Navigation Links
Ionic liquid breakthrough in thermal electrical energy
Date:7/16/2013

Harvesting waste heat from power stations and even vehicle exhaust pipes could soon provide a valuable supply of electricity.

A small team of Monash University researchers working under the Australian Research Council (ARC) Centre of Excellence for Electromaterials Science (ACES) has developed an ionic liquid-based thermocell. Thermocells are based on harnessing the thermal energy from the difference in temperature between two surfaces and converting that energy into electrical energy.

Led by Monash University researcher and Australian Laureate Fellow Professor Doug MacFarlane and Monash University PhD student Theodore Abraham, the collaborative project developed the thermocell device with the highest power outputs yet reported and no carbon emissions.

The new thermocell could be used to generate electricity from low grade steam in coal fired power stations at temperatures around 130C. This would be implemented by having the steam pass over the outer surface of the hot electrode to keep it hot while the other electrode is air or water cooled.

Professor MacFarlane said the breakthrough included the development of a novel ionic liquid-based redox electrolyte.

"We have found that it can work at elevated temperatures typical of important heat sources, as opposed to water-based systems, which cannot operate at temperatures above 100 degrees Celsius," Professor MacFarlane said.

"The device offers the possibility of a cheap and flexible design suitable for harvesting waste heat in the 100- to 200-degrees Celsius range."

PhD student Theodore Abraham said that by using heat already produced in industrial processes that would otherwise be untapped, the thermocell is an attractive method of relieving some of the present reliance on fossil fuels.

"The major benefit of a thermocell is that it harnesses energy that is already readily out there; you're just harnessing energy that is otherwise lost to surroundings," Mr Abraham said.

Mr Abraham was supervised by Dr Jenny Pringle of Deakin University who said the development was a significant achievement for a PhD student.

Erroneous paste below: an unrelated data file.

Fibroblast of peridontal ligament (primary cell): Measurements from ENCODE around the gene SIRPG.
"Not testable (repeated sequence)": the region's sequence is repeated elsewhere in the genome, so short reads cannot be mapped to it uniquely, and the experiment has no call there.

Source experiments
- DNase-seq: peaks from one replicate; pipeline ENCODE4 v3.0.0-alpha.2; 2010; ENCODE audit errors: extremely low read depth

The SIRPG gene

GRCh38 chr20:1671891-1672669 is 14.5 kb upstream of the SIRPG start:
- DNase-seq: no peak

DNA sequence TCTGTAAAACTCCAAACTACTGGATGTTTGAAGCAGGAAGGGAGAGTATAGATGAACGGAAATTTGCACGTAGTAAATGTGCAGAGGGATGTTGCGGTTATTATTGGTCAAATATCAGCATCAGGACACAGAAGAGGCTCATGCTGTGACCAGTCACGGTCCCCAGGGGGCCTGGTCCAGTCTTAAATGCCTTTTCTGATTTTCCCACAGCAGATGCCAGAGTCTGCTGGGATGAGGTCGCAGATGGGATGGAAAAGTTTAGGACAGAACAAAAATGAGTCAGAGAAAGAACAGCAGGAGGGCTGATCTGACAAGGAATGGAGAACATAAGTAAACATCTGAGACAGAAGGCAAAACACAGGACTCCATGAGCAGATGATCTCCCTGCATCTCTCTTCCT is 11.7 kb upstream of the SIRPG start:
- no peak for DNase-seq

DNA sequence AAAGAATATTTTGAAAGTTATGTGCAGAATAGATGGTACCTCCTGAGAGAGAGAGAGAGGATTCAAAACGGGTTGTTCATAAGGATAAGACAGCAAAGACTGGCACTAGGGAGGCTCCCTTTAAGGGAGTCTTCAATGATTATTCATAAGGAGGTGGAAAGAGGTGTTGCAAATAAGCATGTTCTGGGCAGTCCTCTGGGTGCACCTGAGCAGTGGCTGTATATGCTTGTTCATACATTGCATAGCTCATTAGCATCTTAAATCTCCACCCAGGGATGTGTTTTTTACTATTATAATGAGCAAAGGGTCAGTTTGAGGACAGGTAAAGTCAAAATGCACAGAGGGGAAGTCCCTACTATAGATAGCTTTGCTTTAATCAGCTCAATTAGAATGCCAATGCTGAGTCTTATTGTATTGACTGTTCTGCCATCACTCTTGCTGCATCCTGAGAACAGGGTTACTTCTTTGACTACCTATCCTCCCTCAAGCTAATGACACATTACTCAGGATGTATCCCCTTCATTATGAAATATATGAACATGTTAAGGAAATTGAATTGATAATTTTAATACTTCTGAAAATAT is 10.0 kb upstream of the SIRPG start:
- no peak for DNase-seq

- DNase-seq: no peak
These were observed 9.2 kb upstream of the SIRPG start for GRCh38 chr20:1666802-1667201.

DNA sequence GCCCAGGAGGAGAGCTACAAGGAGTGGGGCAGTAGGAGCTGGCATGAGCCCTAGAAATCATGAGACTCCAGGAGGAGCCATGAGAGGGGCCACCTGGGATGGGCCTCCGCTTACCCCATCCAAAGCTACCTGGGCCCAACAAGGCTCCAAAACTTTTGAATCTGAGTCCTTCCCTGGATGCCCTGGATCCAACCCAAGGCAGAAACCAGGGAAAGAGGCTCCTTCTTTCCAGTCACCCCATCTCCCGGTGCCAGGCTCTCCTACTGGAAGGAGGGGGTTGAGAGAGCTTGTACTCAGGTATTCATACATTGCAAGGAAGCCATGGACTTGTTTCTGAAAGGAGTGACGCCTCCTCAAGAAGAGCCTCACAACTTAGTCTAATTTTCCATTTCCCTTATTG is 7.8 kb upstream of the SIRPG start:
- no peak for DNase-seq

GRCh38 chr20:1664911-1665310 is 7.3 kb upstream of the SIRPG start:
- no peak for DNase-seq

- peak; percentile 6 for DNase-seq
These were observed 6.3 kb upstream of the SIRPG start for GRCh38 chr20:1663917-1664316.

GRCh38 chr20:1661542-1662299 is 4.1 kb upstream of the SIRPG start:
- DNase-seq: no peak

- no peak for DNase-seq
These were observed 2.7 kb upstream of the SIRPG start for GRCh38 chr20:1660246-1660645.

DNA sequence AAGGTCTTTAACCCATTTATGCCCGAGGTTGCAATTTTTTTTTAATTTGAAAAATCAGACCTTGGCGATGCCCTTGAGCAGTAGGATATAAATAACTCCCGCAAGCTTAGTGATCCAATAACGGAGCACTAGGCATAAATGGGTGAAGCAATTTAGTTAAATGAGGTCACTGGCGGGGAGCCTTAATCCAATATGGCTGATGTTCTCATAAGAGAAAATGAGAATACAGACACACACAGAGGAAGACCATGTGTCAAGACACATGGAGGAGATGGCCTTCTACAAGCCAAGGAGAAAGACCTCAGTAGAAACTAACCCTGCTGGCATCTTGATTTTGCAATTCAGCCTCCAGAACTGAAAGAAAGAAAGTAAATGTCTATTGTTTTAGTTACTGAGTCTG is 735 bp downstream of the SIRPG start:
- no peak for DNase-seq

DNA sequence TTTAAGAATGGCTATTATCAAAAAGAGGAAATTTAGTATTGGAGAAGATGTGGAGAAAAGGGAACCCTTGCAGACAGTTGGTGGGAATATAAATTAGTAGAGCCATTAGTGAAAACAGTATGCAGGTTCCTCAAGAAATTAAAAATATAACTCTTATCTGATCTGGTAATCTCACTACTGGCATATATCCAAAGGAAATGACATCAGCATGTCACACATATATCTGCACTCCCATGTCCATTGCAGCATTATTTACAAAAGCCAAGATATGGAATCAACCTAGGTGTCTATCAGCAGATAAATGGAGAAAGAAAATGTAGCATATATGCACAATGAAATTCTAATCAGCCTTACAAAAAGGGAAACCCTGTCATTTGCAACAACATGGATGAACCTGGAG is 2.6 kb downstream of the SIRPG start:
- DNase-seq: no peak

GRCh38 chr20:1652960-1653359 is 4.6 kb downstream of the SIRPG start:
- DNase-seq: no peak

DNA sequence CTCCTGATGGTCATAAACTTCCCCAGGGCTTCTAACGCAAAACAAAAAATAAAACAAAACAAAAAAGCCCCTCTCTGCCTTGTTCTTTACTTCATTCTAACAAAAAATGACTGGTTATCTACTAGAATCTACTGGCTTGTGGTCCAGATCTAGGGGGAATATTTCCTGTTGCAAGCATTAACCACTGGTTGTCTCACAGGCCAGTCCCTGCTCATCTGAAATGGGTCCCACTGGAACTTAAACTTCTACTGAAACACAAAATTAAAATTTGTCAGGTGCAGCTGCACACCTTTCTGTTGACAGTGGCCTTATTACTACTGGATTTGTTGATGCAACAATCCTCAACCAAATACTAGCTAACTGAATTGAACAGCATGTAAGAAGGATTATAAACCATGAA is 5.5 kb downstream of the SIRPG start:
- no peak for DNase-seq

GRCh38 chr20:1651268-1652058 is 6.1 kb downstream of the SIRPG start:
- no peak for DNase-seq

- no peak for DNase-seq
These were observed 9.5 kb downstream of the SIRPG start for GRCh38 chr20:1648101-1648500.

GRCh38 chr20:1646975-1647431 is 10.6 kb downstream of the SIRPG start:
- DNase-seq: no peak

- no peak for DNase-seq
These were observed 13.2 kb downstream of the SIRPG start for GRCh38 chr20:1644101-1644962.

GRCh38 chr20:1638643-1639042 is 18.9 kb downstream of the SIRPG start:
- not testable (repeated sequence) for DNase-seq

"The advance we made with this system was that we are generating more electrical energy than any previous power cell in this temperature range," Dr Pringle said.

ACES Director Professor Gordon Wallace said that it took a multitude of skills to tackle complex issues as encountered here.

"Our unique research environment within ACES provides an opportunity to acquire these skills in a cutting edge research environment," Dr Wallace said.

Mr Abraham's research is published in the journal Energy and Environmental Science. A copy of the paper is available on request.


'/>"/>

Contact: Emily Walker
emily.walker@monash.edu
61-399-034-844
Monash University
Source:Eurekalert

Related biology news :

1. Nano-machines for bionic proteins
2. Microbe that can handle ionic liquids
3. Kessler Foundation implements Ekso Bionics first commercial robotic exoskeleton
4. Wayne State University researchers techniques enable more, faster testing of biological liquids
5. NREL to help convert methane to liquid diesel
6. Morphing DNA hydrogel flows like liquid but remembers its original shape
7. Faster, cheaper gas and liquid separation using custom designed and built mesoscopic structures
8. Liquid glucagon formulation discovered for potential use in artificial pancreas systems
9. High-resolution atomic imaging of specimens in liquid by TEM using graphene liquid cell
10. Breakthrough: Sensors monitor cells at work
11. Breakthrough research of essential molecule reveals important targets in diabetes and obesity
Post Your Comments:
*Name:
*Comment:
*Email:
(Date:5/16/2017)... -- Veratad Technologies, LLC ( www.veratad.com ), an innovative and ... solutions, announced today they will participate as a sponsor ... May 17, 2017, in Washington D.C.,s ... Identity impacts the lives of billions of ... digital world, defining identity is critical to nearly every ...
(Date:5/6/2017)... -- RAM Group , Singaporean based technology ... biometric authentication based on a novel  quantum-state ... perform biometric authentication. These new sensors are based on a ... Group and its partners. This sensor will have widespread ... security. Ram Group is a next generation sensor ...
(Date:4/19/2017)... New York , April 19, 2017 ... competitive, as its vendor landscape is marked by the ... the market is however held by five major players ... Safran. Together these companies accounted for nearly 61% of ... of the leading companies in the global military biometrics ...
Breaking Biology News(10 mins):
(Date:10/11/2017)... ... October 11, 2017 , ... ... has granted orphan drug designation to SBT-100, its novel anti-STAT3 (Signal Transducer and ... of osteosarcoma. SBT-100 is able to cross the cell membrane and bind intracellular ...
(Date:10/10/2017)... Poway, California (PRWEB) , ... October 10, 2017 , ... ... afternoon speaking at his local San Diego Rotary Club. The event ... San Diego, CA and had 300+ attendees. Dr. Harman, DVM, MPVM was joined ...
(Date:10/10/2017)... , ... October 10, 2017 , ... ... of 13 prestigious awards honoring scientists who have made outstanding ... a scheduled symposium during Pittcon 2018, the world’s leading conference and exposition for ...
(Date:10/9/2017)... Phoenix, Arizona (PRWEB) , ... October 09, 2017 ... ... of Kindred, a four-tiered line of medical marijuana products targeting the needs of ... production and packaging of Kindred takes place in Phoenix, Arizona. , As operators ...
Breaking Biology Technology: